A Study of Cesium-131 Brachytherapy Following Sub-Lobar Resection for Early Stage Non Small Cell Lung Cancer
Recruitment status was Recruiting
For patients diagnosed with early (Stage I) non-small cell lung cancer, a lobe of lung is usually removed at surgery to treat the cancer. For some patients, the removal of a lobe of lung may leave too little lung behind for easy breathing. For some of these patients, it may be possible to perform a smaller-scale surgery ("sub-lobar resection") and place a radioactive implant behind to prevent the cancer from growing back. This study will see how these patients do in terms of controlling their disease treated with a radioactive implant called Cesium-131.
|Study Design:||Observational Model: Cohort
Time Perspective: Prospective
|Official Title:||Outcome Study of Cesium-131 Brachytherapy Following Sub-Lobar Resection for Early Stage NSCLC|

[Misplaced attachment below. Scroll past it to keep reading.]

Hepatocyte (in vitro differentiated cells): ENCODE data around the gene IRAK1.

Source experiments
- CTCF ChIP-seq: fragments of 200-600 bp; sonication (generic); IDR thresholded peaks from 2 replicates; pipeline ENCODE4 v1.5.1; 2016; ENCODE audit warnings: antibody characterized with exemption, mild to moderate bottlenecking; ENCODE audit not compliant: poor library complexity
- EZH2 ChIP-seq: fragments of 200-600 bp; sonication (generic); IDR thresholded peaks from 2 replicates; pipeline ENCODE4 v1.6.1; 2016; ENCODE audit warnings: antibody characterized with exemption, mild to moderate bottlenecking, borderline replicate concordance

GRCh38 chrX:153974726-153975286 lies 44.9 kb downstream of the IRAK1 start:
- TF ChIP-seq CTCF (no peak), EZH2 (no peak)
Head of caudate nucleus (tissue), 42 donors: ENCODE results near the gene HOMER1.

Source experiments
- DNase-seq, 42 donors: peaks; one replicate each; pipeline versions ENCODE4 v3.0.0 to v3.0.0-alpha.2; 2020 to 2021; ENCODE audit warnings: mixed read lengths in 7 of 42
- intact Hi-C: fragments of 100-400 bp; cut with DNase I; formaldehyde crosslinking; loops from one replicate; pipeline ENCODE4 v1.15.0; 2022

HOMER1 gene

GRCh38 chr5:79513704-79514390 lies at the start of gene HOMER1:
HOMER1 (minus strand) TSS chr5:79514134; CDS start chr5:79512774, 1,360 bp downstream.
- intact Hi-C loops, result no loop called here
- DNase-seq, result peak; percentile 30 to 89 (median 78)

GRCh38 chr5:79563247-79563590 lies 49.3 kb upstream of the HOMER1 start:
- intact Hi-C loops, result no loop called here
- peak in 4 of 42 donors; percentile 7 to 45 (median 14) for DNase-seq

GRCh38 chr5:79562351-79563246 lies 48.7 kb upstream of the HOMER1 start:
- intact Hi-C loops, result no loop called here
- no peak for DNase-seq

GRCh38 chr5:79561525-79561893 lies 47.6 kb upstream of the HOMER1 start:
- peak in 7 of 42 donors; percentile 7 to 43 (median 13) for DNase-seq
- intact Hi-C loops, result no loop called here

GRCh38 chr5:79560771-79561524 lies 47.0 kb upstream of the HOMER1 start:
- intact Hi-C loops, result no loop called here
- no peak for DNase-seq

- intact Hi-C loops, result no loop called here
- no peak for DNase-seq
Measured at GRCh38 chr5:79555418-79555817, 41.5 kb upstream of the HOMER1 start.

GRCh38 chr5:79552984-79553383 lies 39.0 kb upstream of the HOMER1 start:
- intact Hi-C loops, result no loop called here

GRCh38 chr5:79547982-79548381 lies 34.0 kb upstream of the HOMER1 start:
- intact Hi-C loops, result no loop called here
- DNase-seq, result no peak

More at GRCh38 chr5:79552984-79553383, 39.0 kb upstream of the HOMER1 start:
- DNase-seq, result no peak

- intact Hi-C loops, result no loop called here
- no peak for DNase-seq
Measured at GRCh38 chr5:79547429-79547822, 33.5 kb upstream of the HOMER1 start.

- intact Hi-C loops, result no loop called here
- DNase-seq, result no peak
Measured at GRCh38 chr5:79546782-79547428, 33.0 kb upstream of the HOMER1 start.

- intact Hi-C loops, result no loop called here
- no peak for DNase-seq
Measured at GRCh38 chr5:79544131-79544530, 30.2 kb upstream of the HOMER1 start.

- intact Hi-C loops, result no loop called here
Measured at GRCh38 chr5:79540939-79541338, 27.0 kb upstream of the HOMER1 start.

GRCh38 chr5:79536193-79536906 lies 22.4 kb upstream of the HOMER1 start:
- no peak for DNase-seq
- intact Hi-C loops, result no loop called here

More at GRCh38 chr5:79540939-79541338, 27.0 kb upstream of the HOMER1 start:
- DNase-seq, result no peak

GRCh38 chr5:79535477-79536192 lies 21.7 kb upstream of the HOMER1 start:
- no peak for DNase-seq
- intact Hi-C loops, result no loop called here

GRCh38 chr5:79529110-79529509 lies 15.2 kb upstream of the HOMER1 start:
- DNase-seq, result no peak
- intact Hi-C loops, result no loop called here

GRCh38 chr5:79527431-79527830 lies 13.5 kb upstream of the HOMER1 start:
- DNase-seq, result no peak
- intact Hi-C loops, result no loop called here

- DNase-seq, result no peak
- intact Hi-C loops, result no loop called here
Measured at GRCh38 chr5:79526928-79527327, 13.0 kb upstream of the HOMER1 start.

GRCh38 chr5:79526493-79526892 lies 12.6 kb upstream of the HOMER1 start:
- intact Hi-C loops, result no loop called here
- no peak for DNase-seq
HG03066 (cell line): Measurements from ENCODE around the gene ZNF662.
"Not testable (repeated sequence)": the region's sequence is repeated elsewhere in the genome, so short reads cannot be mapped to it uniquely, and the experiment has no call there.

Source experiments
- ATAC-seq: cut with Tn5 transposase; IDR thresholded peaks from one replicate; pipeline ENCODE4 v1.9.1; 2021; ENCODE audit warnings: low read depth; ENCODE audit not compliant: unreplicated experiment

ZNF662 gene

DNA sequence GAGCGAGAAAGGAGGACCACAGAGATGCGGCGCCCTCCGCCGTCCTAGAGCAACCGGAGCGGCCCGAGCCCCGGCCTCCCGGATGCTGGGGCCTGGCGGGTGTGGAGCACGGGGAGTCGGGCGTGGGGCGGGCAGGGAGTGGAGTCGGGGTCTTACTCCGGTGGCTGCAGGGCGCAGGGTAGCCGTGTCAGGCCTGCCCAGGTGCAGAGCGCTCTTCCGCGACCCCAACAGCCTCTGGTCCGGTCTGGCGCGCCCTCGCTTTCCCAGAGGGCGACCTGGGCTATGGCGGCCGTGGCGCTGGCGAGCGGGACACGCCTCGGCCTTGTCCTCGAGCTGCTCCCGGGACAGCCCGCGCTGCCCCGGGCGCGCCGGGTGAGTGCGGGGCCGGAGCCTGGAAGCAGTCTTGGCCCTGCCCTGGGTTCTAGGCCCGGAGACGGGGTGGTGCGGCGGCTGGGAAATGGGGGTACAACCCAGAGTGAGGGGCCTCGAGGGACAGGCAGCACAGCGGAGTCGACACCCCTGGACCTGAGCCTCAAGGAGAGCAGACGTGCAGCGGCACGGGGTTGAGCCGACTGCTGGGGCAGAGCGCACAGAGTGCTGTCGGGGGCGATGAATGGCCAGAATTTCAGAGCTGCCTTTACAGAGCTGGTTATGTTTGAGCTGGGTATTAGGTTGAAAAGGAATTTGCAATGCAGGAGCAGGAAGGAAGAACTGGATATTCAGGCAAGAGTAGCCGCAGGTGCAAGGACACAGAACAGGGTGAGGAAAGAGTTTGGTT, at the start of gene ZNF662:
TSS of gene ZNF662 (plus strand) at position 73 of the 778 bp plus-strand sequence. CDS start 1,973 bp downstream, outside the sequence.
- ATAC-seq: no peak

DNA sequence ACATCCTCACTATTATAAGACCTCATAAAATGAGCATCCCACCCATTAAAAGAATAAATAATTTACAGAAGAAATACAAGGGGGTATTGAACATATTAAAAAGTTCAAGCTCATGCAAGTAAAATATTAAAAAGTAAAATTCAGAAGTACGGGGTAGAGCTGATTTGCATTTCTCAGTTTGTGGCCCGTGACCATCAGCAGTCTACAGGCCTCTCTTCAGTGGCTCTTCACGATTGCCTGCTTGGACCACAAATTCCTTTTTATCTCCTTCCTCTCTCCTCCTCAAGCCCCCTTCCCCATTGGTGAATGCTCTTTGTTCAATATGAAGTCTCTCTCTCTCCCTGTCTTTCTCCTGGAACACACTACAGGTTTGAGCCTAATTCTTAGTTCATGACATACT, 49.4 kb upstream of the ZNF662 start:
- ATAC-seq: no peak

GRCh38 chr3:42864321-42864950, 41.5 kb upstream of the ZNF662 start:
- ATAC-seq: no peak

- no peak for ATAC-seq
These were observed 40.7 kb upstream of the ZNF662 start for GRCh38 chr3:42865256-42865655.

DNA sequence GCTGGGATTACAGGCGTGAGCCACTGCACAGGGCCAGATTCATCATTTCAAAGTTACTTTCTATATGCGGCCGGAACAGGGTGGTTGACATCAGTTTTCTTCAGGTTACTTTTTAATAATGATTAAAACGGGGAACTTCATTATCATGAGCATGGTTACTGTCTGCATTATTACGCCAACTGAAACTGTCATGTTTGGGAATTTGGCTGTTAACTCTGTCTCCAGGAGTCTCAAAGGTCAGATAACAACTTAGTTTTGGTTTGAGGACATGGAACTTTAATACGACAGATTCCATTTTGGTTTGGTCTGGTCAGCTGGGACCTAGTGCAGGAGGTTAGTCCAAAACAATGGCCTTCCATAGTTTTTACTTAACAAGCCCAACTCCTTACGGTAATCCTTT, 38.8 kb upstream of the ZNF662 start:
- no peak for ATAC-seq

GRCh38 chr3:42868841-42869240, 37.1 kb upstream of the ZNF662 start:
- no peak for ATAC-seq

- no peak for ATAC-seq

- Local Recurrence [ Time Frame: 3 Years ] [ Designated as safety issue: No ]Cancer regrowth in the area where it was surgically removed
- Quality of Life [ Time Frame: 2 years ] [ Designated as safety issue: No ]Using questionnaires, data will be collected related to the sense of well-being experienced by the patient after treatment.
|Study Start Date:||November 2010|
|Estimated Study Completion Date:||May 2014|
|Estimated Primary Completion Date:||May 2014 (Final data collection date for primary outcome measure)|
Sub-lobar resection with Cesium-131
All enrolled patients will undergo sub-lobar resection and brachytherapy implant with Cesium-131 in an effort to study and quantify recurrence/control patterns.
Radiation: Cesium-131 Brachytherapy Seed
85 Gray Dose
Other Name: Sealed Brachytherapy Source CS-1 (IsoRay Medical)
Please refer to this study by its ClinicalTrials.gov identifier: NCT01237171
|United States, New York|
|Weill Cornell Medical College||Recruiting|
|New York, New York, United States, 10021|
|Contact: Bhupesh Parashar, M.D. 212-746-3612 firstname.lastname@example.org|
|Contact: Mei-Ki Chan, M.A. 212-746-9297 email@example.com|
|Principal Investigator: Bhupesh Parashar, M.D.|
|Principal Investigator:||Bhupesh Parashar, M.D.||Weill Medical College of Cornell University|